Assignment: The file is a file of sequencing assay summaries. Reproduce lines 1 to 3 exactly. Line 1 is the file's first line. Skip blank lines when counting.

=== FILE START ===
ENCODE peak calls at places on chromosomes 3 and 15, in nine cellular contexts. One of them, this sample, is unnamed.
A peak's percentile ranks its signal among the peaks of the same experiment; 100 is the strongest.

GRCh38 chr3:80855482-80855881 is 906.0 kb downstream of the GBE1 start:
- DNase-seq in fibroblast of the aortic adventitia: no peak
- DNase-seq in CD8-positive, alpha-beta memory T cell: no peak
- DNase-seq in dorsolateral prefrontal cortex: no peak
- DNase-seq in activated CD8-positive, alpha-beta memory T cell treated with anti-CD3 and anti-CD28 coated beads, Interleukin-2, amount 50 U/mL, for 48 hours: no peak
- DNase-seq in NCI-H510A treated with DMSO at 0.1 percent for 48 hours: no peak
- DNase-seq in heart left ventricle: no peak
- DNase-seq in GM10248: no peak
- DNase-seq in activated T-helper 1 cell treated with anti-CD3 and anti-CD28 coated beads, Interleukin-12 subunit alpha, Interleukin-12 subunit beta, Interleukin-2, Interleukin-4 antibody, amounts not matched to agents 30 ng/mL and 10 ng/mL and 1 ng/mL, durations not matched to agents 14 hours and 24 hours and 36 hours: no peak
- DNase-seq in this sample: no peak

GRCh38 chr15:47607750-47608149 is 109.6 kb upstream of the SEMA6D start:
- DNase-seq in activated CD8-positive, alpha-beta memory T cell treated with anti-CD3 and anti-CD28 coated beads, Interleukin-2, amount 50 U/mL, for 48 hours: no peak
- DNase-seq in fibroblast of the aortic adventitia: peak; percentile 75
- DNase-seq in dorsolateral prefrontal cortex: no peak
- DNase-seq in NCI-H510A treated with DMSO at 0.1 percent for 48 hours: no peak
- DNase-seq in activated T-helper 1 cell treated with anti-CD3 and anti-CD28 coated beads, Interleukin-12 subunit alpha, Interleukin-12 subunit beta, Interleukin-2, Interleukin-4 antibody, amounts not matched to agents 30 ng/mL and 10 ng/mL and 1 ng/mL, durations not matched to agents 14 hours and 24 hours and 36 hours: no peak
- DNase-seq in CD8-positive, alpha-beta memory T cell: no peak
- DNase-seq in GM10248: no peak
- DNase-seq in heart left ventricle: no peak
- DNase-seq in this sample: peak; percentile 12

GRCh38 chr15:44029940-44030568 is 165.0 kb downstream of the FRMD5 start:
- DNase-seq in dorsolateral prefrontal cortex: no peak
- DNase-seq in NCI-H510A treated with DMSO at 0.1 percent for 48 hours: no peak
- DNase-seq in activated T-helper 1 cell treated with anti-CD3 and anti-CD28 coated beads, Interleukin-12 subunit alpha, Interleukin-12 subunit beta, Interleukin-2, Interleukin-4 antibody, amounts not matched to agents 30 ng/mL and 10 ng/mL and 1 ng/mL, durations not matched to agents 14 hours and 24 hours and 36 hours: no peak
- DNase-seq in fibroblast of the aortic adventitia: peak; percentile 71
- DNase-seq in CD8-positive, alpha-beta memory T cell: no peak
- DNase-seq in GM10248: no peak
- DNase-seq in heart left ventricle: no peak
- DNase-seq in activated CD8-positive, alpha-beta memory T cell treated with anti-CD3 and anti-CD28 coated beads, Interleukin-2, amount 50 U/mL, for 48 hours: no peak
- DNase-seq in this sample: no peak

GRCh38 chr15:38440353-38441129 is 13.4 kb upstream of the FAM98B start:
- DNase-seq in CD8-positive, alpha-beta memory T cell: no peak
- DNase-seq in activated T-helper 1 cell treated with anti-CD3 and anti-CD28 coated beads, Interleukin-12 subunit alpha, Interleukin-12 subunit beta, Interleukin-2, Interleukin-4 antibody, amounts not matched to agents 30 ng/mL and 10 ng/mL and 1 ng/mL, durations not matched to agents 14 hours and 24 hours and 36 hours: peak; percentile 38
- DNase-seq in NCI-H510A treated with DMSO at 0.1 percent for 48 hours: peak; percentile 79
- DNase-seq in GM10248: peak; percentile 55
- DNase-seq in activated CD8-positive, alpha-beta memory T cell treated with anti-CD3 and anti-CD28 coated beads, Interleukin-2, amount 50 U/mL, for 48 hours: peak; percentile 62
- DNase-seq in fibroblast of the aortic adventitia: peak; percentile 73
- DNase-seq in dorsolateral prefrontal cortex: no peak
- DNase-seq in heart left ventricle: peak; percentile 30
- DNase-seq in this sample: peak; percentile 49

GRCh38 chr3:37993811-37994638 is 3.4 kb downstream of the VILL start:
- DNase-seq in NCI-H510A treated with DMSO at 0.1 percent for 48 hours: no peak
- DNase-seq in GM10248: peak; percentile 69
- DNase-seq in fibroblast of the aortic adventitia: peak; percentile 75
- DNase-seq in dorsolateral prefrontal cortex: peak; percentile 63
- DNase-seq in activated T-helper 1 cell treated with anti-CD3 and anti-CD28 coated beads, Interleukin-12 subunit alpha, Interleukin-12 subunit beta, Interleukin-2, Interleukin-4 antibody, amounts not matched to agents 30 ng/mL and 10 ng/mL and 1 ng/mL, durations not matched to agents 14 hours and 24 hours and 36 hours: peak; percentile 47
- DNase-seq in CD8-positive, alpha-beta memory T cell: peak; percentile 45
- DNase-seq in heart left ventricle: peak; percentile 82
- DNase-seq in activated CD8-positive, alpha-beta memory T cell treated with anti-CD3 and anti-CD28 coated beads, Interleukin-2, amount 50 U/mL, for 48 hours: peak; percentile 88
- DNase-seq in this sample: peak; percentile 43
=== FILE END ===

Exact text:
ENCODE peak calls at places on chromosomes 3 and 15, in nine cellular contexts. One of them, this sample, is unnamed.
A peak's percentile ranks its signal among the peaks of the same experiment; 100 is the strongest.

GRCh38 chr3:80855482-80855881 is 906.0 kb downstream of the GBE1 start: